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Discussion Starter · #1 ·
Interesting .. Of all the discussion I have seen here about how cheaper
controller were not possible .. Then some body says hey look here .. They
are selling these for about half the price and they come with a year
guarantee.. No body wants to talk about that? Interesting..

Any way I would love to have the web site address to this site.. I guess
they sell a lot of them to China..
T
Thanks Mitchell

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Discussion Starter · #2 ·
I believe it was: www.kellycontroller.com

They emailed me, warning me not to go past 100vdc
nominal on the highest rated unit they have. I'll
have to keep my 72vdc Alltrax, until I win the lottery
or something of that nature. I want to go to at least
120vdc, and Kelly Controllers doesn't have one yet,
and ALLTRAX keeps telling me, SOON, real soon on the
higher rated version they are going to release. I
like ALLTRAX, mainly for the serial output to a PC,
and the ability to watch it's parameters on a laptop
in the car.



--- Mitch or Terric <[email protected]> wrote:

> Interesting .. Of all the discussion I have seen
> here about how cheaper
> controller were not possible .. Then some body says
> hey look here .. They
> are selling these for about half the price and they
> come with a year
> guarantee.. No body wants to talk about that?
> Interesting..
>
> Any way I would love to have the web site address to
> this site.. I guess
> they sell a lot of them to China..
> T
> Thanks Mitchell
>


M. Barkley

www.texomaev.com

http://www.austinev.org/evalbum/1135

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Discussion Starter · #3 ·
Micheal,

That communication with ALLTRAX wouldn't have included any mention
of SepEx at the higher voltages would it have? :)

If so, I would like to add my name to the list of interested
parties.

Chet

--- Michael Barkley <[email protected]> wrote:

> I believe it was: www.kellycontroller.com
>
> They emailed me, warning me not to go past 100vdc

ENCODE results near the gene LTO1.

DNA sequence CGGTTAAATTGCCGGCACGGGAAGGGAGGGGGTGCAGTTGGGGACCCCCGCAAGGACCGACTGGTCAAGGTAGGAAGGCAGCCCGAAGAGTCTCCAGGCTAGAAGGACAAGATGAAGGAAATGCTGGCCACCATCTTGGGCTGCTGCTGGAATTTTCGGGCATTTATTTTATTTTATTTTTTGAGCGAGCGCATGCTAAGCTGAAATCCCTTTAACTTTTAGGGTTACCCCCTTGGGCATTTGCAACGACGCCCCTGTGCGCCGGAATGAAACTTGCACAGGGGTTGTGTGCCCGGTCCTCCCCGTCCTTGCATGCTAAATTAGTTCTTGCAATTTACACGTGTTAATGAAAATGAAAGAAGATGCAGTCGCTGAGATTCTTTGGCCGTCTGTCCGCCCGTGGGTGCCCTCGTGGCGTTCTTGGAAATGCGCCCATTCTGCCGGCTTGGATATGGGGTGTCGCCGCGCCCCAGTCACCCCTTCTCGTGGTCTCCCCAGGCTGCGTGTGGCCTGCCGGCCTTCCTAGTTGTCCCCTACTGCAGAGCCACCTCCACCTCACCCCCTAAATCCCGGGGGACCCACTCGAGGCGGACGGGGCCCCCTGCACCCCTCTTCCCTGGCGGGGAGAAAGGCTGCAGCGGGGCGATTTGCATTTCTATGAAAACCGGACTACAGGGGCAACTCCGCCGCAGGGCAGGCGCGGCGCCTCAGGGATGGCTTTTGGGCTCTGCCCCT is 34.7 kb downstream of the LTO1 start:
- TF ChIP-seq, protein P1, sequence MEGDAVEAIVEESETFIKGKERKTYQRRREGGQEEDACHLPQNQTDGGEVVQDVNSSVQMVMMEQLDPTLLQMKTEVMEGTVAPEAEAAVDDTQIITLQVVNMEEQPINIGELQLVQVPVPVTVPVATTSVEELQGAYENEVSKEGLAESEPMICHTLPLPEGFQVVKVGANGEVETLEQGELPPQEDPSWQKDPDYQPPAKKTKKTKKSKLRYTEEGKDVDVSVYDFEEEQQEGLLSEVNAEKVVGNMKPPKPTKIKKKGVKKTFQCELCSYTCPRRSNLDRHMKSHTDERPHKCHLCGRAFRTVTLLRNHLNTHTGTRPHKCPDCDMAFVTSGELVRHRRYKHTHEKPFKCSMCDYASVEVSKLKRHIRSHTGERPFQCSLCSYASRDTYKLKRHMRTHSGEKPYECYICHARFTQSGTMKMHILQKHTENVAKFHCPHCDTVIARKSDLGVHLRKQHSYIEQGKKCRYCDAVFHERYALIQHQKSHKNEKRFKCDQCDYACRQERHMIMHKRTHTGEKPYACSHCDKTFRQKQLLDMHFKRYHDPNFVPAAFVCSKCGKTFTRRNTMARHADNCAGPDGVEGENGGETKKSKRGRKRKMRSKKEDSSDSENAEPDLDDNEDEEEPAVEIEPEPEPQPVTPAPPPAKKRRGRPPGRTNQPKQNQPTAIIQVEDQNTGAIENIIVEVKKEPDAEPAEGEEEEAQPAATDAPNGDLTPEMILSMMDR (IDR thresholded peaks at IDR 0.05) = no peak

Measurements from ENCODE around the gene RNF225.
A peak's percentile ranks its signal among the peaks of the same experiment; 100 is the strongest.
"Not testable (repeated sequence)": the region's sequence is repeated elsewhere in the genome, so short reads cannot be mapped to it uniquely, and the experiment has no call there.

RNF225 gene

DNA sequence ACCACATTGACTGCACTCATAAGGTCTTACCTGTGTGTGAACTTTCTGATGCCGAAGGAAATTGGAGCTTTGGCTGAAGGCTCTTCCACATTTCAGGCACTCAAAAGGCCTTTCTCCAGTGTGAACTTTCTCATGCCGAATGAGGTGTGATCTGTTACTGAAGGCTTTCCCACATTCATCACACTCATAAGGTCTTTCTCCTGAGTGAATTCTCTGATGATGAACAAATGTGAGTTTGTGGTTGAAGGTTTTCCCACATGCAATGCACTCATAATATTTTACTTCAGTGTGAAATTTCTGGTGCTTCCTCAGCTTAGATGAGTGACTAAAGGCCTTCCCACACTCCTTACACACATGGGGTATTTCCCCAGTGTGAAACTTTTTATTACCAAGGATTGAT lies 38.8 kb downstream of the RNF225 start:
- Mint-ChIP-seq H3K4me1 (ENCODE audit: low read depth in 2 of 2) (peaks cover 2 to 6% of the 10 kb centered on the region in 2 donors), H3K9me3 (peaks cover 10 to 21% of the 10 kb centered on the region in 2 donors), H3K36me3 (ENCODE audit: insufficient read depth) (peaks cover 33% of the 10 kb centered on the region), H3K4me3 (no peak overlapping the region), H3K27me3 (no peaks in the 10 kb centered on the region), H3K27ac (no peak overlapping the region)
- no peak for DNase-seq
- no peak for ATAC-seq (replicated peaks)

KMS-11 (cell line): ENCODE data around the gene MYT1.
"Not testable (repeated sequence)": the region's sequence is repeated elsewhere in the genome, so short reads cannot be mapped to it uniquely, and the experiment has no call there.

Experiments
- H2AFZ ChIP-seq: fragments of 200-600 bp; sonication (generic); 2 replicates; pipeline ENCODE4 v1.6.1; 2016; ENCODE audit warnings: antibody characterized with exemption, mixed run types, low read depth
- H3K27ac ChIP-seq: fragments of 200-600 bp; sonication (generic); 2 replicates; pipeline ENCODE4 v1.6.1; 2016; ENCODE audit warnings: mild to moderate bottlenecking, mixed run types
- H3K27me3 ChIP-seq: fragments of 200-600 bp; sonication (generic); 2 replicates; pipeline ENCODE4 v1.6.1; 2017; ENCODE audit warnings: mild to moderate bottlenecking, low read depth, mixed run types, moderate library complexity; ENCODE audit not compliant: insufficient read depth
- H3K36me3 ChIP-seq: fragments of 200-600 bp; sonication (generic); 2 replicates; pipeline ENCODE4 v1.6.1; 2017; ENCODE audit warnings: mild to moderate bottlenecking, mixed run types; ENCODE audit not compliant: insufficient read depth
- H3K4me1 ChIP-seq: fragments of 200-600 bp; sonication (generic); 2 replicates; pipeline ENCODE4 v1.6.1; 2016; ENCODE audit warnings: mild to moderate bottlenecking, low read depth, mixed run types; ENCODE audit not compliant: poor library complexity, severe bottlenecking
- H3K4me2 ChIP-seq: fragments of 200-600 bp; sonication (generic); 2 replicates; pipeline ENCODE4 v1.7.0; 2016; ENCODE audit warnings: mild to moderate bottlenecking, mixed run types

> nominal on the highest rated unit they have. I'll
> have to keep my 72vdc Alltrax, until I win the lottery
> or something of that nature. I want to go to at least
> 120vdc, and Kelly Controllers doesn't have one yet,
> and ALLTRAX keeps telling me, SOON, real soon on the
> higher rated version they are going to release. I
> like ALLTRAX, mainly for the serial output to a PC,
> and the ability to watch it's parameters on a laptop
> in the car.

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Discussion Starter · #4 ·
I'm one of the proponents for cheaper controllers but as I recall those
chinese controllers were not half price curtis'es. they didn't have the
same max voltage and that's probably the reason they are not being
talked about.
if they were the same specs as curtis then they would be genuinely
interesting. but they are not

that said they are actually so cheap they could be a socalled poor man's
EV choice for contoller. it seem EVUSA has already adopted them:
http://www.electricvehiclesusa.com/category_s/48.htm

if they actually work at 84V 400A for 388$ that might actually make for
a nice city car. probably not highway speeds but maybe even that. it's
not a great performer but it is cheaper than 1400$ for the biggest
curtis or 2200$ for the smallest zilla

someone could try and let us know how it works

Dan



Mitch or Terric wrote:
> Interesting .. Of all the discussion I have seen here about how cheaper
> controller were not possible .. Then some body says hey look here .. They
> are selling these for about half the price and they come with a year
> guarantee.. No body wants to talk about that? Interesting..
>
> Any way I would love to have the web site address to this site.. I guess
> they sell a lot of them to China..
> T
> Thanks Mitchell
>
> _______________________________________________
> For subscription options, see
> http://lists.sjsu.edu/mailman/listinfo/ev
>
>

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Discussion Starter · #5 ·
Here is the response that I got back from Alltrax at the end of June when I=
asked about their upcoming controllers.

A HV series controller is a given but not the leading product under develop=
ment. We're far into the R&D cycle of a technology applicable to everything=
we'll build in the future, including HV controllers. Primary research is d=